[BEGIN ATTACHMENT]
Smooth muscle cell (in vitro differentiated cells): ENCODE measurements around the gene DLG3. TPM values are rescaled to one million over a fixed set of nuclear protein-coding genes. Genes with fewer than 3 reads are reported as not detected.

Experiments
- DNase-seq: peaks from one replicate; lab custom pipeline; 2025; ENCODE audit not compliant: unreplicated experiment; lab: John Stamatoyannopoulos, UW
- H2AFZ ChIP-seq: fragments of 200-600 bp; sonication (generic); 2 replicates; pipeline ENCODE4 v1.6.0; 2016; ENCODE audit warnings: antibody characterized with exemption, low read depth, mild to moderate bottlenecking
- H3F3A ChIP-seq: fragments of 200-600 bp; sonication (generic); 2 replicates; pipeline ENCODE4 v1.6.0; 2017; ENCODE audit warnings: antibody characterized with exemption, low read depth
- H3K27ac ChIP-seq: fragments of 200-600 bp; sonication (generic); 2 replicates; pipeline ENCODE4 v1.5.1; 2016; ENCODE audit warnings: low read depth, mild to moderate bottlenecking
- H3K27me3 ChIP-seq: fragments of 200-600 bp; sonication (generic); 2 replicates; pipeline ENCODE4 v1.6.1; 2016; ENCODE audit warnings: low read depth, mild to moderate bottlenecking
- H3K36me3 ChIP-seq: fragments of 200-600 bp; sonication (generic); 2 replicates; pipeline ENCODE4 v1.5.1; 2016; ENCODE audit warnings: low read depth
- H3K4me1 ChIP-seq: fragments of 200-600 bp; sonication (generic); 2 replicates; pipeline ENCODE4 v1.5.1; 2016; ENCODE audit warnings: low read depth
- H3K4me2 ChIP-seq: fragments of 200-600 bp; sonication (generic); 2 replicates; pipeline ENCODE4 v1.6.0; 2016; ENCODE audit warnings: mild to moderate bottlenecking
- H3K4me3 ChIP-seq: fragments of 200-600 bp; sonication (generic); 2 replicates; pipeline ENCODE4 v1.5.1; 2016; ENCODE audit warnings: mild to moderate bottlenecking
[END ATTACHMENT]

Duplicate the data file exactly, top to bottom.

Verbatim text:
Smooth muscle cell (in vitro differentiated cells): ENCODE measurements around the gene DLG3. TPM values are rescaled to one million over a fixed set of nuclear protein-coding genes. Genes with fewer than 3 reads are reported as not detected.

Experiments
- DNase-seq: peaks from one replicate; lab custom pipeline; 2025; ENCODE audit not compliant: unreplicated experiment; lab: John Stamatoyannopoulos, UW
- H2AFZ ChIP-seq: fragments of 200-600 bp; sonication (generic); 2 replicates; pipeline ENCODE4 v1.6.0; 2016; ENCODE audit warnings: antibody characterized with exemption, low read depth, mild to moderate bottlenecking
- H3F3A ChIP-seq: fragments of 200-600 bp; sonication (generic); 2 replicates; pipeline ENCODE4 v1.6.0; 2017; ENCODE audit warnings: antibody characterized with exemption, low read depth
- H3K27ac ChIP-seq: fragments of 200-600 bp; sonication (generic); 2 replicates; pipeline ENCODE4 v1.5.1; 2016; ENCODE audit warnings: low read depth, mild to moderate bottlenecking
- H3K27me3 ChIP-seq: fragments of 200-600 bp; sonication (generic); 2 replicates; pipeline ENCODE4 v1.6.1; 2016; ENCODE audit warnings: low read depth, mild to moderate bottlenecking
- H3K36me3 ChIP-seq: fragments of 200-600 bp; sonication (generic); 2 replicates; pipeline ENCODE4 v1.5.1; 2016; ENCODE audit warnings: low read depth
- H3K4me1 ChIP-seq: fragments of 200-600 bp; sonication (generic); 2 replicates; pipeline ENCODE4 v1.5.1; 2016; ENCODE audit warnings: low read depth
- H3K4me2 ChIP-seq: fragments of 200-600 bp; sonication (generic); 2 replicates; pipeline ENCODE4 v1.6.0; 2016; ENCODE audit warnings: mild to moderate bottlenecking
- H3K4me3 ChIP-seq: fragments of 200-600 bp; sonication (generic); 2 replicates; pipeline ENCODE4 v1.5.1; 2016; ENCODE audit warnings: mild to moderate bottlenecking